by Jehaan Rehman
Korea was quite the experience. From finding an abandoned ropes course, to falling in a fountain, to trying the most fascinating foods, the whole trip was a thrill ride. Despite hours of research to find the coolest hotspots and the best scenes, many of us went to Korea not knowing what to expect. We (except Master Kim) didn’t know any Korean, besides the numbers one through ten and the traditional TaeKwonDo commands, and unfortunately, Charyut was not going to get us very far. When we first landed in South Korea, we piled into a car and watched the hills roll by as we drove to a cabin Master Kim’s uncle owned. Watching the sunrise the next morning, sitting on the banister of the porch overlooking the vast forest, I realized I had already fallen in love with Korea… except, this was only the beginning.
The next day, we drove to the heart of South Korea, its capital, Soeul. Honking cars, huge subway railcars, bubble tea shops, prosthetic shops, poster shops, sock shops, wood shops, and more. The streets were filled with little food stands, which made it unbearable to walk more than a block without stopping to ogle and drool. For the next 7 days we did everything we possibly could. We saw statues of influential figures who contributed to the development of TaeKwonDo. We saw the DMZ, which is the border between North and South Korea, where we also explored the underground infiltration tunnels. We walked up Namsan tower, and saw all of South Korea from the that height. We visited The World TaeKwonDo federation headquarters, and walked through a lot of the city, taking both TaeKwonDo pictures, as well as embarrassingly goofy pictures.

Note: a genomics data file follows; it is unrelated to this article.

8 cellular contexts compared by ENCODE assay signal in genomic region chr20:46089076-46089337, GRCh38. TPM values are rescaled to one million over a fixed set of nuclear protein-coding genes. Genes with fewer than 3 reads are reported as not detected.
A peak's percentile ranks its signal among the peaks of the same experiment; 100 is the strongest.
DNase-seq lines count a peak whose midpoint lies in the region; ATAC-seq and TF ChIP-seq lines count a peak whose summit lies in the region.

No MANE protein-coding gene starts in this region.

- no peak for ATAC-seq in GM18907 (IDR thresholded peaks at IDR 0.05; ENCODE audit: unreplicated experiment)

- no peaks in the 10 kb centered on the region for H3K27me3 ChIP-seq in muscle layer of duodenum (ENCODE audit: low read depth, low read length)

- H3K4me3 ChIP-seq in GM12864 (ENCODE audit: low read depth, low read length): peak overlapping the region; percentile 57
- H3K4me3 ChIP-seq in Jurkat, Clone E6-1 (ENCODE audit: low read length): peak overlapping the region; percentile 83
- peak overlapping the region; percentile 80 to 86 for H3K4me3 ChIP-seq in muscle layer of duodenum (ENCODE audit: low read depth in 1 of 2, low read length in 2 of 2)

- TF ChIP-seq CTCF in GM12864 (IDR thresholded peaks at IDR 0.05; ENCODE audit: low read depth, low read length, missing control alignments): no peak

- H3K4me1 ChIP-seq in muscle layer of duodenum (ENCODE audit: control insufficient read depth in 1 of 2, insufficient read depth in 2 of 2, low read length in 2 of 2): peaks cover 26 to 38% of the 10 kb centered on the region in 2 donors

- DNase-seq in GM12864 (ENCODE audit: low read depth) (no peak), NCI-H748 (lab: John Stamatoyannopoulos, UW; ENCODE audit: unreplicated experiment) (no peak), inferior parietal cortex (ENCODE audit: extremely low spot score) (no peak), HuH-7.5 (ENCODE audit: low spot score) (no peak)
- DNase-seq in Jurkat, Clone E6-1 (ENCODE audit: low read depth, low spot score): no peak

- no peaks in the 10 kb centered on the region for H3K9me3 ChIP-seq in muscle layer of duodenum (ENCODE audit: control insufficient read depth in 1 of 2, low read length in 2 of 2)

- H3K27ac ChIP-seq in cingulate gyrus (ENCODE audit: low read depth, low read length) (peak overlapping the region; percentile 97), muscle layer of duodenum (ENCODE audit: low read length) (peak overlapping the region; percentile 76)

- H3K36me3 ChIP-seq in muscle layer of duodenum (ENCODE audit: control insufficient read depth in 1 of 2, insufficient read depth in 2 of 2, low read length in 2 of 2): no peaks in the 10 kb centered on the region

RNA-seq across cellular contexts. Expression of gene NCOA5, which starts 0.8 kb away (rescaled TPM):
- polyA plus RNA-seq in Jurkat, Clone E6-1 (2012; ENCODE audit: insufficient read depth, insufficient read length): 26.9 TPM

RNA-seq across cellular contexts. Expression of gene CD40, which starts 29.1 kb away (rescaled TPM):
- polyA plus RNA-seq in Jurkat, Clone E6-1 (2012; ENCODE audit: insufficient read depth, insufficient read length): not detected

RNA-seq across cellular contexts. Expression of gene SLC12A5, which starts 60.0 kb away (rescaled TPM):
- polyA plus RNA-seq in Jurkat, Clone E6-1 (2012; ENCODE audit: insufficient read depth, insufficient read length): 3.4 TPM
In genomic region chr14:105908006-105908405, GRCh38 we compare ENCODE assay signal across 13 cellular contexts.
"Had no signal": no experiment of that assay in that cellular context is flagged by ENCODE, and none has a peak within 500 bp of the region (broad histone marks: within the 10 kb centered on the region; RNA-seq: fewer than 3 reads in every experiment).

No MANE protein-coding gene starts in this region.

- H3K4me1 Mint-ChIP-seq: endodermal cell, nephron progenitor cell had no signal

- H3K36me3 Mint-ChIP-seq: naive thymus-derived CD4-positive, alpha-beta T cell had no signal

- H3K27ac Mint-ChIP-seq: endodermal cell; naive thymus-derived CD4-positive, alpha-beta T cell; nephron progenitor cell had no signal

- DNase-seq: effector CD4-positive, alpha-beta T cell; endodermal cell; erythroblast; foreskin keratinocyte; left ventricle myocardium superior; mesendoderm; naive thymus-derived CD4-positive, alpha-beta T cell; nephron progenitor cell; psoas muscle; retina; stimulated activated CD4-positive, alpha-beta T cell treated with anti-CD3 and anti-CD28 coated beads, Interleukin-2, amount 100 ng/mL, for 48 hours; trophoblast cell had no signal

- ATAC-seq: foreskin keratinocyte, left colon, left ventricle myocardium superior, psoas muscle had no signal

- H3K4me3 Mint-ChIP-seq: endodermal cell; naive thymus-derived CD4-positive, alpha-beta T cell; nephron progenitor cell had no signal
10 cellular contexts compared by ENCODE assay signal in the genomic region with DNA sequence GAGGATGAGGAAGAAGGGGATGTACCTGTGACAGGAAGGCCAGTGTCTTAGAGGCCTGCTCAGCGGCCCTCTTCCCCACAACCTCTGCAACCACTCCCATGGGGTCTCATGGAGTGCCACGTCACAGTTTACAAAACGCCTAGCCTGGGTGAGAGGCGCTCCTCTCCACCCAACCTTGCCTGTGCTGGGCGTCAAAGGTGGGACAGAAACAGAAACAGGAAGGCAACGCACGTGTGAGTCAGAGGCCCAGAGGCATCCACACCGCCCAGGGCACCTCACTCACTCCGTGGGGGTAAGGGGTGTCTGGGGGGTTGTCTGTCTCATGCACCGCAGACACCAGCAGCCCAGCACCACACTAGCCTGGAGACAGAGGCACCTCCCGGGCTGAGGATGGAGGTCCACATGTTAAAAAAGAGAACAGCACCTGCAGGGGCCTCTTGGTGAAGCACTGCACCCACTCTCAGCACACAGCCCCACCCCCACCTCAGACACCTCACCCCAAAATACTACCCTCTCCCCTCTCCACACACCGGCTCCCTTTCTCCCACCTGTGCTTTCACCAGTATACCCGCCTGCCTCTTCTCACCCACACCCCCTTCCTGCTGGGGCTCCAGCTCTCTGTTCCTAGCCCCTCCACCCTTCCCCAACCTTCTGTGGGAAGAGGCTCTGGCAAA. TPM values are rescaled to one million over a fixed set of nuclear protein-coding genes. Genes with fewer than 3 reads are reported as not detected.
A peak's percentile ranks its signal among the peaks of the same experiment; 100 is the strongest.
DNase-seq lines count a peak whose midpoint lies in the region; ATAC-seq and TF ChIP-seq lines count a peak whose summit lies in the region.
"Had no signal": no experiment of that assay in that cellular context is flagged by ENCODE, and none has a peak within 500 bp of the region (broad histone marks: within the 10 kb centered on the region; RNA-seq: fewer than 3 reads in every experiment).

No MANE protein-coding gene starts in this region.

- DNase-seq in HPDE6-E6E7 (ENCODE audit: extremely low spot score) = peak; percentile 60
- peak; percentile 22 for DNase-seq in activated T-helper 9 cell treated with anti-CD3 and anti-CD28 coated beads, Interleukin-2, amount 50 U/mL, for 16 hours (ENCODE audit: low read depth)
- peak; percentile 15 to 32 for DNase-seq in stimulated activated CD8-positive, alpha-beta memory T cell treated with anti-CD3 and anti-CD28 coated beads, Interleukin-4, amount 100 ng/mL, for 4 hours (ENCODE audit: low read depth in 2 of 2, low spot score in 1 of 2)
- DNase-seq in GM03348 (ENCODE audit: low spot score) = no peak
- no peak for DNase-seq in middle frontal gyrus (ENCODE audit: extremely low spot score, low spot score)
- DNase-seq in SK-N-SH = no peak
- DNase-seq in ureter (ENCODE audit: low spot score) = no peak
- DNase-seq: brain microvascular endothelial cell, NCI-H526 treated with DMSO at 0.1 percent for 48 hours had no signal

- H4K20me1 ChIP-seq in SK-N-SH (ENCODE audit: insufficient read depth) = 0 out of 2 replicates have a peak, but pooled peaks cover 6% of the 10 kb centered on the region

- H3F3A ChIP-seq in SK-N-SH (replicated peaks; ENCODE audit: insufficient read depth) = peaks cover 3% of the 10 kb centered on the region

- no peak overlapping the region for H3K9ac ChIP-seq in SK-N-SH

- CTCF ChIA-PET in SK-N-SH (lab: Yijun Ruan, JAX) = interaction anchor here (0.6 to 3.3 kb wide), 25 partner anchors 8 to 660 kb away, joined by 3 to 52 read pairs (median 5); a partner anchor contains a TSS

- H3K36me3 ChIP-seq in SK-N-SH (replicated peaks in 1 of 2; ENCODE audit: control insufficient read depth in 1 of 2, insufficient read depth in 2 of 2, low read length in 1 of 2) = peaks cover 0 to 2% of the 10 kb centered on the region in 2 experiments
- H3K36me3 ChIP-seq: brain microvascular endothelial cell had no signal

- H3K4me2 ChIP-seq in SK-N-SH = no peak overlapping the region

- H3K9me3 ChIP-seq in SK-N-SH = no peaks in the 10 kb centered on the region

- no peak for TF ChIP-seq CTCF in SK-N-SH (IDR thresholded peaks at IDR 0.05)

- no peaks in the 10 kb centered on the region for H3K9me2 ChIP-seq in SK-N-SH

All of us who went to South Korea had already been so close; working out together (even when classes were over), baking cookies for bake sales (to help pay for our way to get to Korea), watching weird TaeKwonDo movies (just to laugh and learn), teaching kids classes together (so we could pass down our knowledge and love), having Sunday workout sessions (when the studio was technically closed) and spending special days together (celebrating each other’s birthdays and accomplishments). Korea made us even stronger as a group. It solidified many of our relationships and brought us together, giving us an experience we couldn’t forget. My time in Korea would not have been so special without the people I had the chance of going with. Despite broken hands, bruised ribs, cut lips, bloody noses and sore muscles, we are family, inevitably brought together by TaeKwonDo and linked by ties of friendship and trust.
In truth, Korea would not have been so unique without Master Kim’s inside scoop on all the cool places, and the way his uncle and cousin made us feel at home. It wouldn’t have been so special without Mr. H finding every opportunity to tease us. It wouldn’t have been so memorable without Ms Taub proving that she could eat a whole extra spicy chicken wrap. It wouldn’t have been so funny without Mr. Mahaffie insisting on taking flower pictures everywhere we went. It wouldn’t have been so vibrant without Ms Yu’s incredible origami inventions. It wouldn’t have been so comical without Mr Zhuravskiy’s ability to laugh at himself when being told to take pictures with the weirdest backdrops. And it wouldn’t have been filled with so much extra care without Ms. Smallwood helping me out of a fountain I fell in.
Even on the plane ride back, the scope of crazy experiences did not seize. Watching Mr. H and Mr. Mahaffie watch frozen on either side of me caused a revelation; I realized, I spent ten days with insanely remarkable, funny and talented people. This is a trip that I will remember for the rest of my life. And these are people I will be friends with for the rest of my life. So Thank You, to everyone who made this trip, which started out as a dream, become a reality.